Eleanor HermanNew York Times best-seller Eleanor Herman offers a rare combination of skills for a historian – her research is intensely scholarly, yet she writes the story in a colorful, witty manner.
“History is so fascinating that it never has to be presented in a boring way,” she explains. “These were flesh and blood people, just like you and me, facing war and plague, falling in love, living among splendid art and gut-wrenching poverty. Sometimes people ask me if I plan to write novels. And I say, with all the things that really happened, who needs to make stuff up?”
Reviewers agree. The New York Times Book Review wrote that Eleanor writes “enlightening social history that is great fun to read.”
The Boston Globe wrote, “Herman’s writing sparkles off the pages.”
The Washington Post called Eleanor Herman “A lot more fun than Danielle Steel or Dan Brown.”
Eleanor calls herself a “Sherlock Holmes of history.” To research Mistress of the Vatican, she traveled to Italy hot on the trail of documents related to Olimpia Maidalchini and Pope Innocent X, and found a cache of their letters. She visited Olimpia’s palace in the Piazza Navona in Rome (now the Embassy of Brazil), her villa outside the city (now used by the prime minister of Italy for entertainment), and the papal palace of the Quirinale, (now the ceremonial palace of the President of Italy.) She visited Olimpia’s birthplace in Viterbo, 50 miles north of Rome, her tomb in San Martino, the town she built for dowerless girls, and her country hunting lodge, gracefully falling to ruin.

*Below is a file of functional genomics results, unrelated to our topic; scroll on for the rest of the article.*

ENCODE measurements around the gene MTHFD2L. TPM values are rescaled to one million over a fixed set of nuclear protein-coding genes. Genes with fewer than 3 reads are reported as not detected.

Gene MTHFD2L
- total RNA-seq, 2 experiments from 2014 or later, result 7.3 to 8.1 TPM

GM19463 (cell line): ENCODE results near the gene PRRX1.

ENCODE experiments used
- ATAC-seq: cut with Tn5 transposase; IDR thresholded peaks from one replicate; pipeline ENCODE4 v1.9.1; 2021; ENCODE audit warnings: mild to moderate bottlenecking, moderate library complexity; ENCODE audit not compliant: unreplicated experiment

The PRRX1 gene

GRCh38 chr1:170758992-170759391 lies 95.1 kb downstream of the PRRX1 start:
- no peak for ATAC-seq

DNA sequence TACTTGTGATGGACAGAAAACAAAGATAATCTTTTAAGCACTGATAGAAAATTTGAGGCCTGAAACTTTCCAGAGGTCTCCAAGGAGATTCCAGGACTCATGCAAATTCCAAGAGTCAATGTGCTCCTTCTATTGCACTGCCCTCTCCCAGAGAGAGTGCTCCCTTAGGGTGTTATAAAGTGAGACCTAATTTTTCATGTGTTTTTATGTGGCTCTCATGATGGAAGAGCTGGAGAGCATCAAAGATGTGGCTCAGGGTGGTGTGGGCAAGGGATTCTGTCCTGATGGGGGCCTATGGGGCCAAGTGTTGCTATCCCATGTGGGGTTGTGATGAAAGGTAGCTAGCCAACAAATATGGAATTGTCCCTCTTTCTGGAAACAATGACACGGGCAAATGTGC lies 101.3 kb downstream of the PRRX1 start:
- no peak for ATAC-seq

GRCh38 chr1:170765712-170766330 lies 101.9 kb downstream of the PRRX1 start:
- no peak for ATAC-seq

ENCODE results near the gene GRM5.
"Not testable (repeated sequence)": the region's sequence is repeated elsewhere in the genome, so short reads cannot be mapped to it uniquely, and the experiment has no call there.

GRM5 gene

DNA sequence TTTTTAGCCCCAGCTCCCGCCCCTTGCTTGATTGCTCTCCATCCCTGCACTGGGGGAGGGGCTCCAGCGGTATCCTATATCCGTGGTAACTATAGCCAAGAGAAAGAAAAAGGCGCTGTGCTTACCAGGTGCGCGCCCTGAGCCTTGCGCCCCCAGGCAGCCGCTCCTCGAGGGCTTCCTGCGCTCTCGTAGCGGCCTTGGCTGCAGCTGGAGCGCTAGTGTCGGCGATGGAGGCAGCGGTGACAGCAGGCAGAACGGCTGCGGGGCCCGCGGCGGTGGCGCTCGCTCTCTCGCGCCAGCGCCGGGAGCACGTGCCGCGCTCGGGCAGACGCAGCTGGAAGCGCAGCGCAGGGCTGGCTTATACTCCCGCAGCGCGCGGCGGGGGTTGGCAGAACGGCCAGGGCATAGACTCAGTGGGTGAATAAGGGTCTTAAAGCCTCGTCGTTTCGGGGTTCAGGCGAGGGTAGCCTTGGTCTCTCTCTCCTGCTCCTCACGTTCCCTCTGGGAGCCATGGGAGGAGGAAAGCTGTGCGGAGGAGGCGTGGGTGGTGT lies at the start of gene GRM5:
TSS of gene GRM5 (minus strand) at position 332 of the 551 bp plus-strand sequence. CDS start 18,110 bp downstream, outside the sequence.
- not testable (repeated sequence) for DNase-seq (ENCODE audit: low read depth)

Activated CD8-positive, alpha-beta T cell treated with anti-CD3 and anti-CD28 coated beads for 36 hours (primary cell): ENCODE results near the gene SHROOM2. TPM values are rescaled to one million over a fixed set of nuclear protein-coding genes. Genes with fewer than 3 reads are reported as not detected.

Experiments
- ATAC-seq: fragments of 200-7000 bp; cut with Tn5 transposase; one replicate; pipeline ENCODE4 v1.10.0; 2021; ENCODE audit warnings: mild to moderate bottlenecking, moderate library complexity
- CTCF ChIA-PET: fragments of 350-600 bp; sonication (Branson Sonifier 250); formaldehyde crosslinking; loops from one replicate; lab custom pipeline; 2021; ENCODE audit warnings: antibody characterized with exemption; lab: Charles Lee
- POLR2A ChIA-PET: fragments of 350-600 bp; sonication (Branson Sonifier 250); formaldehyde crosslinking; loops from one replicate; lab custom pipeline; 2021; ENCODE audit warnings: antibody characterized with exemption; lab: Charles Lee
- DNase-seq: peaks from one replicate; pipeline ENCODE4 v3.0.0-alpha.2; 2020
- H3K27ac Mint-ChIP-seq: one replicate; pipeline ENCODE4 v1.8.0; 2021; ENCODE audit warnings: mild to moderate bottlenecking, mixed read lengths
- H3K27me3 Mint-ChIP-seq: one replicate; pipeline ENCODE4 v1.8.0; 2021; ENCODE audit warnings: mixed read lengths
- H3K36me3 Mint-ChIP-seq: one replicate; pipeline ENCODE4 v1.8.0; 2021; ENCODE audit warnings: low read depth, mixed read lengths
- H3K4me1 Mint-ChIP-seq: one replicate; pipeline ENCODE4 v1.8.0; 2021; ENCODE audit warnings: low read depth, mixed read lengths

Eleanor read countless diplomatic dispatches, letters, and contemporary records on life in seventeenth century Rome. Her fluency in French, German, and Italian has been invaluable in researching sources that have never been translated into English.
Mistress of the Vatican is Eleanor’s third book. Sex with Kings – a history of royal mistresses – appeared in 2004, and Sex with the Queen – a history of queens who took lovers – was published in 2006. Eleanor is a frequent commentator in the media about royal scandals, and has hosted episodes for The History Channel’s show, Lost Worlds, to air in the 2007-8 season. Born in Baltimore, Maryland, Eleanor graduated with a degree in journalism from Towson University, studied languages in Europe, and for thirteen years worked for NATO’S Nations & Partners for Peace magazine. She is married and lives in McLean, VA.